20th Century Churches - an Early 21st Century Perspective

By Dr Joseph Elders, Major Projects Officer, Cathedral and Church Buildings Division, Church of England

At the start of this century the outlook for churches built after the First World War looked bleak. This article will consider the work that has highlighted their plight and improved their outlook.

Churches built after the First World War, fall under the remit of the Twentieth Century Society rather than the Victorian Society.

In the Church of England churches of this date are in the minority. This is not the case, for example, with the Roman Catholic Church.

Anglican building stock has less than 10% (out of 16,000 churches) of churches dating to this period. Of these, just over 10% are protected by designation, which breaks down as:

  • Grade I: 5 including Coventry Cathedral
  • Grade II*: 32 including Guildford Cathedral
  • Grade II: 171

This is out of 4,500 Grade I, 4,000 Grade II* and 3,500 Grade II churches (all figures rounded; source: Church Heritage Record).

In the early years of this century the Cathedral and Church Buildings Division (CCB) became increasingly concerned at the number of churches of this period being considered for demolition or radical alteration. Discussions were held with Historic England (then known as English Heritage), who subsequently commissioned the Twentieth Century Society to compile a gazetteer of all 20th century Christian places of worship. This does not list all Anglican places of worship of this date, although there are issues of definition (rebuilds of bomb-damaged churches, mission rooms etcetera).

I wrote an internal report titled '20th-century churches - an undervalued asset?' in 2010 which looked at the issues for the Church of England, illustrated by then current case studies.  

One such case was that of Twydall (Gillingham, Kent) Holy Trinity, an unlisted church designed by Arthur Bailey in 1966. In 2009 closure and demolition was proposed, but the Twentieth Century Society and others opposed this. The CCB held that the church had high townscape value as a planned component of a post-War housing development and was potentially of a quality commensurate with Grade II designation. Historic England (then English Heritage) agreed, and it was spot-listed Grade II.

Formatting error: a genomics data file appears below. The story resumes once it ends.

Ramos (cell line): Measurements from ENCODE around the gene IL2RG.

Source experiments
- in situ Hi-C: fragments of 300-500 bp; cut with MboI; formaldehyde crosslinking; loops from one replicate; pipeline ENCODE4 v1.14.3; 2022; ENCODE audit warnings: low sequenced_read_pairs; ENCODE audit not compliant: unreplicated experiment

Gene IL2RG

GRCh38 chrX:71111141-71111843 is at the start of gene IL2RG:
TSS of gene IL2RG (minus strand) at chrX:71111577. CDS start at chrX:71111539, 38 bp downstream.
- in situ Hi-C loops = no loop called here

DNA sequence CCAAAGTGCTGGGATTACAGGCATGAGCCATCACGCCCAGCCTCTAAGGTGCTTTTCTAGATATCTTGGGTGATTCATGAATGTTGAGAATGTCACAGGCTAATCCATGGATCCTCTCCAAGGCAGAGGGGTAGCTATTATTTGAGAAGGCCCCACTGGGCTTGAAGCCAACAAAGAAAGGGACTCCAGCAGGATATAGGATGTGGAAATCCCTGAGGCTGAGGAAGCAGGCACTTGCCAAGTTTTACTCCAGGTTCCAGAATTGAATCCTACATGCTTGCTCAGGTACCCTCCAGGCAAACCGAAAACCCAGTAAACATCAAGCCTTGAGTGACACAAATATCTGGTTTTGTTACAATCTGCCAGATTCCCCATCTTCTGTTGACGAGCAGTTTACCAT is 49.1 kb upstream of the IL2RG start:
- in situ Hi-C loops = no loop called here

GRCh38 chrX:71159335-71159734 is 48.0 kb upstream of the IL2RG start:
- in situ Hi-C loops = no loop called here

The case was locally very contentious, with some arguing that it was not economically viable to repair and run the building. A compromise was reached which allowed most of the site to be developed for housing, generating funds for the repair and careful reordering necessary to make the building sustainable as a place of worship, which is ongoing.

Pyramid shaped church with outer walls of grey slate. Design by by Arthur Bailey 1966. Viewed from the south-west
Holy Trinity Church, Twydall Lane, Gillingham © Joseph Elders

In 2013 the National Churches Trust, the Ecclesiastical Architects and Surveyors Association and the Twentieth Century Society held a competition to find the Top 10 churches built in the UK since 1953. The winner was St Paul's, Bow Common in London, built by Robert Maguire and Keith Murray in 1960 and listed Grade II*. This further raised the profile of 20th-century churches.

A major two-day residential conference is now being planned, to be held at Coventry Cathedral on the 30-31 October 2018, supported by the CCB and Historic England. This will explore the significance of churches from this period, including interiors, art and liturgy, and practical issues associated with materials (such as dalle de verre glass) and design. It is to be hoped that this conference will further the debate on what needs to be protected and made sustainable, and how this can best be done.

Top half portrait of smiling Dr Joseph Elders wearing white shirt and striped tie.
Dr Joseph Elders, Major Projects Officer, Cathedral and Church Buildings Division, Church of England © Joseph Elders

References

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